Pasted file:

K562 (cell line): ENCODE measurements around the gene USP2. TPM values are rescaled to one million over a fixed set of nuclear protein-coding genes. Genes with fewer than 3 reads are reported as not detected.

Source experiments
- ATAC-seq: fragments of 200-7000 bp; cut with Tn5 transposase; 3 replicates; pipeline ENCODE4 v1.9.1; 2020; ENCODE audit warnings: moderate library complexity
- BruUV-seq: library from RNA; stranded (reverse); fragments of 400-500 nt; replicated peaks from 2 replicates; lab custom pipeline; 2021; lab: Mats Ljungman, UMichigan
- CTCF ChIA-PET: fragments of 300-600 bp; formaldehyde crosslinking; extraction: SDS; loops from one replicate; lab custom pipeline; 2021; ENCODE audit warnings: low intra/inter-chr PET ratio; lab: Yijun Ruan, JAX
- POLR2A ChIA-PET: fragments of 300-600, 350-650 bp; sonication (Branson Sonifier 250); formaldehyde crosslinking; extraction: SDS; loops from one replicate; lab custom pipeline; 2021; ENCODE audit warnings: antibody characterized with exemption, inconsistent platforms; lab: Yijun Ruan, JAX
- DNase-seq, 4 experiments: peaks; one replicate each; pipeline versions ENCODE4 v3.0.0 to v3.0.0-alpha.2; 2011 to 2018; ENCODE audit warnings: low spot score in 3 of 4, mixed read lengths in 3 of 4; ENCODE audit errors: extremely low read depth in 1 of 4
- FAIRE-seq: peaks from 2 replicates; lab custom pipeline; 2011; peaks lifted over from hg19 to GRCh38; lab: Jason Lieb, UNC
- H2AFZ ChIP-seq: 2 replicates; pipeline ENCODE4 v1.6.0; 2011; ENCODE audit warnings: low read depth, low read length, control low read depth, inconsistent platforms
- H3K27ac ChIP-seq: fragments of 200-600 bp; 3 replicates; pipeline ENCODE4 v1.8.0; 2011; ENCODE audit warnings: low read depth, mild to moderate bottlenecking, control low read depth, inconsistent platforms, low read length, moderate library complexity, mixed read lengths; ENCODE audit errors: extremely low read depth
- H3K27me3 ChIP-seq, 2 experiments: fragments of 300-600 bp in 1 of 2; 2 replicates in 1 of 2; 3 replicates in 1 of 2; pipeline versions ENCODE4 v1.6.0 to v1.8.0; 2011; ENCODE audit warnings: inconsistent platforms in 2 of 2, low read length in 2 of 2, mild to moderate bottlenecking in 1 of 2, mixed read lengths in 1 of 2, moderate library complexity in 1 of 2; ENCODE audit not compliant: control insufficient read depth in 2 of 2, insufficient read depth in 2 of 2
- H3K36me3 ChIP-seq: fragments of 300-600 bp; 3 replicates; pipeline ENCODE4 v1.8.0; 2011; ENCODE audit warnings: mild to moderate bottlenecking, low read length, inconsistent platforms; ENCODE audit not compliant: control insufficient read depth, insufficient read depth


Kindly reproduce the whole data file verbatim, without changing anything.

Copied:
K562 (cell line): ENCODE measurements around the gene USP2. TPM values are rescaled to one million over a fixed set of nuclear protein-coding genes. Genes with fewer than 3 reads are reported as not detected.

Source experiments
- ATAC-seq: fragments of 200-7000 bp; cut with Tn5 transposase; 3 replicates; pipeline ENCODE4 v1.9.1; 2020; ENCODE audit warnings: moderate library complexity
- BruUV-seq: library from RNA; stranded (reverse); fragments of 400-500 nt; replicated peaks from 2 replicates; lab custom pipeline; 2021; lab: Mats Ljungman, UMichigan
- CTCF ChIA-PET: fragments of 300-600 bp; formaldehyde crosslinking; extraction: SDS; loops from one replicate; lab custom pipeline; 2021; ENCODE audit warnings: low intra/inter-chr PET ratio; lab: Yijun Ruan, JAX
- POLR2A ChIA-PET: fragments of 300-600, 350-650 bp; sonication (Branson Sonifier 250); formaldehyde crosslinking; extraction: SDS; loops from one replicate; lab custom pipeline; 2021; ENCODE audit warnings: antibody characterized with exemption, inconsistent platforms; lab: Yijun Ruan, JAX
- DNase-seq, 4 experiments: peaks; one replicate each; pipeline versions ENCODE4 v3.0.0 to v3.0.0-alpha.2; 2011 to 2018; ENCODE audit warnings: low spot score in 3 of 4, mixed read lengths in 3 of 4; ENCODE audit errors: extremely low read depth in 1 of 4
- FAIRE-seq: peaks from 2 replicates; lab custom pipeline; 2011; peaks lifted over from hg19 to GRCh38; lab: Jason Lieb, UNC
- H2AFZ ChIP-seq: 2 replicates; pipeline ENCODE4 v1.6.0; 2011; ENCODE audit warnings: low read depth, low read length, control low read depth, inconsistent platforms
- H3K27ac ChIP-seq: fragments of 200-600 bp; 3 replicates; pipeline ENCODE4 v1.8.0; 2011; ENCODE audit warnings: low read depth, mild to moderate bottlenecking, control low read depth, inconsistent platforms, low read length, moderate library complexity, mixed read lengths; ENCODE audit errors: extremely low read depth
- H3K27me3 ChIP-seq, 2 experiments: fragments of 300-600 bp in 1 of 2; 2 replicates in 1 of 2; 3 replicates in 1 of 2; pipeline versions ENCODE4 v1.6.0 to v1.8.0; 2011; ENCODE audit warnings: inconsistent platforms in 2 of 2, low read length in 2 of 2, mild to moderate bottlenecking in 1 of 2, mixed read lengths in 1 of 2, moderate library complexity in 1 of 2; ENCODE audit not compliant: control insufficient read depth in 2 of 2, insufficient read depth in 2 of 2
- H3K36me3 ChIP-seq: fragments of 300-600 bp; 3 replicates; pipeline ENCODE4 v1.8.0; 2011; ENCODE audit warnings: mild to moderate bottlenecking, low read length, inconsistent platforms; ENCODE audit not compliant: control insufficient read depth, insufficient read depth